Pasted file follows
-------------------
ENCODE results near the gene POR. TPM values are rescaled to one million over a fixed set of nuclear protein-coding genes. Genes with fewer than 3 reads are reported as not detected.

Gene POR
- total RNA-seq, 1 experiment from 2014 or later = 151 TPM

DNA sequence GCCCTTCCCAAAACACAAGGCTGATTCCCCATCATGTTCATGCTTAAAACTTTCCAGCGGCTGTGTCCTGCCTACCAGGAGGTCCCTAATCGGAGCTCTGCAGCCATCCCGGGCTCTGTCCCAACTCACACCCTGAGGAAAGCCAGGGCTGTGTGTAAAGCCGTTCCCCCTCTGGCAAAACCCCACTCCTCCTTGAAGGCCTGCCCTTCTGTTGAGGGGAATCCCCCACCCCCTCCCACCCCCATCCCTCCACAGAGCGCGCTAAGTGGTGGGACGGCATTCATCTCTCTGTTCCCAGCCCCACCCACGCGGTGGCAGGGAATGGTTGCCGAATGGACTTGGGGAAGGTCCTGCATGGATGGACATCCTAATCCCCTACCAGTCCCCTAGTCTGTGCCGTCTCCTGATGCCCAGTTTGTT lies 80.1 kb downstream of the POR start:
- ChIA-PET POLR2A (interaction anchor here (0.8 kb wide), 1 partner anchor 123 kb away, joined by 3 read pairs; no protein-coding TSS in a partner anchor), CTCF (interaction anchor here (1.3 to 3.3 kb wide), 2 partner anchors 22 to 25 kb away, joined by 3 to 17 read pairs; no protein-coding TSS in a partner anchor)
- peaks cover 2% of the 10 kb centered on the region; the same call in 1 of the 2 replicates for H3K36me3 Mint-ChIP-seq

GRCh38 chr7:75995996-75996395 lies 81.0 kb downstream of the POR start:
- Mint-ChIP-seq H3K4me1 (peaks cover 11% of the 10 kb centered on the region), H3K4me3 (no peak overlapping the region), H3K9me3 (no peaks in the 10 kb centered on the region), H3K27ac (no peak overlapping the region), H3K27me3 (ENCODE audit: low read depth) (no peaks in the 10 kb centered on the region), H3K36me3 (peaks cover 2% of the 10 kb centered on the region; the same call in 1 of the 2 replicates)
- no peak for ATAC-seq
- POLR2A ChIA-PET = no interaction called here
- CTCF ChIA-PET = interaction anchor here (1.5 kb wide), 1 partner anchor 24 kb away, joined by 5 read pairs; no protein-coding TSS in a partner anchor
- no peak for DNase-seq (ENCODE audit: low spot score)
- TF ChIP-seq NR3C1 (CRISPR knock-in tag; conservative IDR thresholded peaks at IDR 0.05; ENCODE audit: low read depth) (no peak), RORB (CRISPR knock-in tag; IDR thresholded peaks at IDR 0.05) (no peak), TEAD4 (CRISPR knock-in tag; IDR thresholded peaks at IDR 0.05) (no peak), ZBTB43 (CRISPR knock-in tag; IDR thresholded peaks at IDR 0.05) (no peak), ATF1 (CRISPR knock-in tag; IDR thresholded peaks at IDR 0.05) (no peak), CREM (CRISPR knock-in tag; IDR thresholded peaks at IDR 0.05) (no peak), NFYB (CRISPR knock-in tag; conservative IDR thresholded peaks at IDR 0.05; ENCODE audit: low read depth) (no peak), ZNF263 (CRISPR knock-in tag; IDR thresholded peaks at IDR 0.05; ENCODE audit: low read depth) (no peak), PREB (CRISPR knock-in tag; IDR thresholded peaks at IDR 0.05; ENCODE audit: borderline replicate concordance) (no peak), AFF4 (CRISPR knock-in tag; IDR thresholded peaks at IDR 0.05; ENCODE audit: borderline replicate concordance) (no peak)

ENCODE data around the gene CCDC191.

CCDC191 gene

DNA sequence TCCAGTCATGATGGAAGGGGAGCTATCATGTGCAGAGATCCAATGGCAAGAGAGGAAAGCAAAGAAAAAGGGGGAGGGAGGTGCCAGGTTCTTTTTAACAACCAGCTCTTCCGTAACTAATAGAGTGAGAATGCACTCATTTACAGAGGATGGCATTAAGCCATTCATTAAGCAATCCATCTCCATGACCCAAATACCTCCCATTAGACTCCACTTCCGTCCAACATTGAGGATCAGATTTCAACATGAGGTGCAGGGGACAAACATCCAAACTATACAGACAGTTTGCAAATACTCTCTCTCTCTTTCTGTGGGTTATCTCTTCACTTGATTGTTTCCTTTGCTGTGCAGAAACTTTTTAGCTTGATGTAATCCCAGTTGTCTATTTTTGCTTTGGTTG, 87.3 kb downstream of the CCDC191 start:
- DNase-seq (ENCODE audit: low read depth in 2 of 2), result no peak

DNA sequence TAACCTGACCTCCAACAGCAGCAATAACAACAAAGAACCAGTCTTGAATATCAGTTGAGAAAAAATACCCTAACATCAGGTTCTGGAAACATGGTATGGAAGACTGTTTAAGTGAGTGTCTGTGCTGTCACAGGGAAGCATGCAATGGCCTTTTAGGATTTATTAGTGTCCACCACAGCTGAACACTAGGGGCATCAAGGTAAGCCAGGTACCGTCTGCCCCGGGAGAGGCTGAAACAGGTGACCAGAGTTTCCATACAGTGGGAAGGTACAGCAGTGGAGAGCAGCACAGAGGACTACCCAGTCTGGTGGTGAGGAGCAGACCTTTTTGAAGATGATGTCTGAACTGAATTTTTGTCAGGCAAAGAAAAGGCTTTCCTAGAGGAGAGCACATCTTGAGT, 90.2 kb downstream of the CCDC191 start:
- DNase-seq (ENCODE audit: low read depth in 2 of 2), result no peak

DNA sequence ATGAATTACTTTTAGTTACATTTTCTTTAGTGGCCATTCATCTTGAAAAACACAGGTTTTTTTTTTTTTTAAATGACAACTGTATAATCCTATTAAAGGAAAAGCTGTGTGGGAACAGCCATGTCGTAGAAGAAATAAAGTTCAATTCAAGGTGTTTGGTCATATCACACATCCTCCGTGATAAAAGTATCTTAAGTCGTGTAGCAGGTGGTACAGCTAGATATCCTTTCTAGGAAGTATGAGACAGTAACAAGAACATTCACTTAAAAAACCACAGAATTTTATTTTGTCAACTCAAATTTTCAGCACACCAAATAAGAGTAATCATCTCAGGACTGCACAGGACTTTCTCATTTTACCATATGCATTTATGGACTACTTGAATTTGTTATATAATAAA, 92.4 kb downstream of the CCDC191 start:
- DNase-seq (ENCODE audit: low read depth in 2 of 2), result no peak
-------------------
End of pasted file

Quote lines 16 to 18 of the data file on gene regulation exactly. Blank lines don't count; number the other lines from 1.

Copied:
DNA sequence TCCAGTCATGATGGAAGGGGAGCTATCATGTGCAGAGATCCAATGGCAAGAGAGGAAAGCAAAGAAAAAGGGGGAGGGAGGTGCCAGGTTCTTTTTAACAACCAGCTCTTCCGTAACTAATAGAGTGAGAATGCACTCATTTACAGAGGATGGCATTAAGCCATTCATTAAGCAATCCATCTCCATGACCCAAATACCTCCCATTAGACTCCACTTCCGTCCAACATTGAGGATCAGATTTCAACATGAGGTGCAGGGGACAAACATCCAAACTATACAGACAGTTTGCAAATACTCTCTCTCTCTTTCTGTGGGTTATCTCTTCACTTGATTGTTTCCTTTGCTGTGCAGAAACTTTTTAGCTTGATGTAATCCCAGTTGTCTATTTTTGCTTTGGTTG, 87.3 kb downstream of the CCDC191 start:
- DNase-seq (ENCODE audit: low read depth in 2 of 2), result no peak

DNA sequence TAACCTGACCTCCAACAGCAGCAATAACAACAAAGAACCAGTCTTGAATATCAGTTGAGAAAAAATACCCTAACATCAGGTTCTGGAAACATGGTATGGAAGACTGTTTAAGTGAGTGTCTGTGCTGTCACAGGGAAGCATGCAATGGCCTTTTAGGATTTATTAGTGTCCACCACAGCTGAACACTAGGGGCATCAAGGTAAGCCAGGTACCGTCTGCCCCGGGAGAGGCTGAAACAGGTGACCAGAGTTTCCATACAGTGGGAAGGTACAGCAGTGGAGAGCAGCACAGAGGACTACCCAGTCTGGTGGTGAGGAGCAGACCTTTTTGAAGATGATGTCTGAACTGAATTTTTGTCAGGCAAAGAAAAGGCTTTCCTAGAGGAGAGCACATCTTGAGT, 90.2 kb downstream of the CCDC191 start: